2002 Winner
Winners:
Gauteng Province, South Africa
2002
Publication:
Impumelelo Innovations Award Trust
Sponsored By:
Impumelelo Innovations Award Trust
Jurisdiction:
South Africa

GET SET! is an acronym for Girls' Education and Training for Science, Engineering and Technology. In 2001, less than 800 African matric candidates achieved the higher grade passes in maths needed to qualify for university entrance. They remain the most severely disadvantaged group in respect of opportunities to enter higher education. The project's main objective is to increase the number of girls from Tembisa high schools that successfully choose, prepare for and enter post-school career directions in science, engineering and technology. The project is a partnership between Denel Aviation, PROTEC, a non-profit education service provider, the Tembisa community and the Canon Collins Educational Trust for South Africa. Denel Aviation is part of the Denel group, a parastatal in the defence industry and is accountable to the Ministry of Public Works and is the lead agent in the project. The project is supported by the district office of the Gauteng Department of Education.

Innovation: This is the first inter-sectoral development project exclusively for 'black' high school girl learners. The use of both people and resources from industry and education to address gender imbalances in the economy through a non-formal development programme is an innovation in South Africa.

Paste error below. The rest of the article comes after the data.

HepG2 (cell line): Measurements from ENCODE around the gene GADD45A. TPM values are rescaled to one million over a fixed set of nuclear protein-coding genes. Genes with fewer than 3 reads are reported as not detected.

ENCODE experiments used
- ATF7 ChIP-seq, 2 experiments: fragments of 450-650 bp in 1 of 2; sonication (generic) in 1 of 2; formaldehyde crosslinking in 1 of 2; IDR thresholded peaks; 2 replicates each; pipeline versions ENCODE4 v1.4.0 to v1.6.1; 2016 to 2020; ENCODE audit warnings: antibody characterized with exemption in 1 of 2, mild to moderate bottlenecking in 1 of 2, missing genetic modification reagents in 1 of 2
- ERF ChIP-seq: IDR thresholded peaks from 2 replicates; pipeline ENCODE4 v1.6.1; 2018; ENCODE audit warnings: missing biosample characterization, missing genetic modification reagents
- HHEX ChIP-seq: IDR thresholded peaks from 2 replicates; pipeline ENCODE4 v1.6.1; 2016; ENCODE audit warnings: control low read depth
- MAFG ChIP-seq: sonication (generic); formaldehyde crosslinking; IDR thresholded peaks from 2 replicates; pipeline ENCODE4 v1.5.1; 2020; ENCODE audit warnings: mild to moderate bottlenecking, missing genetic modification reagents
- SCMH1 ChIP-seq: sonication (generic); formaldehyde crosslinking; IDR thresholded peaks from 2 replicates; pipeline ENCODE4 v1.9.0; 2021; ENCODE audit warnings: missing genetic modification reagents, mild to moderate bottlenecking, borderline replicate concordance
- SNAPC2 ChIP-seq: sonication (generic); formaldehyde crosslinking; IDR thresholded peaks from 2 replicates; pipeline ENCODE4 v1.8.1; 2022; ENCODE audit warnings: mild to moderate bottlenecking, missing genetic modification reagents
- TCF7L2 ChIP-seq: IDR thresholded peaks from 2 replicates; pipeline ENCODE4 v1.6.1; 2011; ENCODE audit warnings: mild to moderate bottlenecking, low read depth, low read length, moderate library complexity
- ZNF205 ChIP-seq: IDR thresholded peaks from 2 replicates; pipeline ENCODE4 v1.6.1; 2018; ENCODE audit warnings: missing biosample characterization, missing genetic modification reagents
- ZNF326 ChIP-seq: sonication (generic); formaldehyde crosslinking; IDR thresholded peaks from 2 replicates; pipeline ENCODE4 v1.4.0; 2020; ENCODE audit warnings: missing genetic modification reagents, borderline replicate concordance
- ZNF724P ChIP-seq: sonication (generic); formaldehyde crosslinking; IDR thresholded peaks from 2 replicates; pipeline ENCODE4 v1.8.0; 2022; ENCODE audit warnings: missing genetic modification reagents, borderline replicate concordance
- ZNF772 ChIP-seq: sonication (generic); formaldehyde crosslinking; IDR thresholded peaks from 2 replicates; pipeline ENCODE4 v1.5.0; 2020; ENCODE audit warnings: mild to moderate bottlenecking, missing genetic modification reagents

Effectiveness: Thus far 100% attendance by the 80 selected girls and a significant improvement in academic progress has been noted, while the departments of education and labour has recognised the project as an exemplary development initiative. Thus far there has been a growth in interpersonal and social skills and they will have access to career opportunities and support that have not existed previously.

Poverty Impact: The project addresses the economic discrimination that has prevented the participation of African women in the technical economy. It also opens up opportunities for women from Tembisa in a significant local industry that has currently very few Tembisa residents involved in it. Once running at full speed, the project will involve 300 girls per year.

Sustainability: Funding is provided by Denel Aviation, while the Gauteng Department of Education provides support. The partnership between these two institutions is critical for the success of the project. The formal commitment of the schools from which the girls are chosen and the families of the participants are also important for the sustainability of the project.

Replication: The project is extremely cost-effective and can be repeated easily in other locations, while the size of the project can be altered to suit the needs of the community. Manuals are available for replication. Main constraints include bias towards women, support from various sectors and ownership concerns.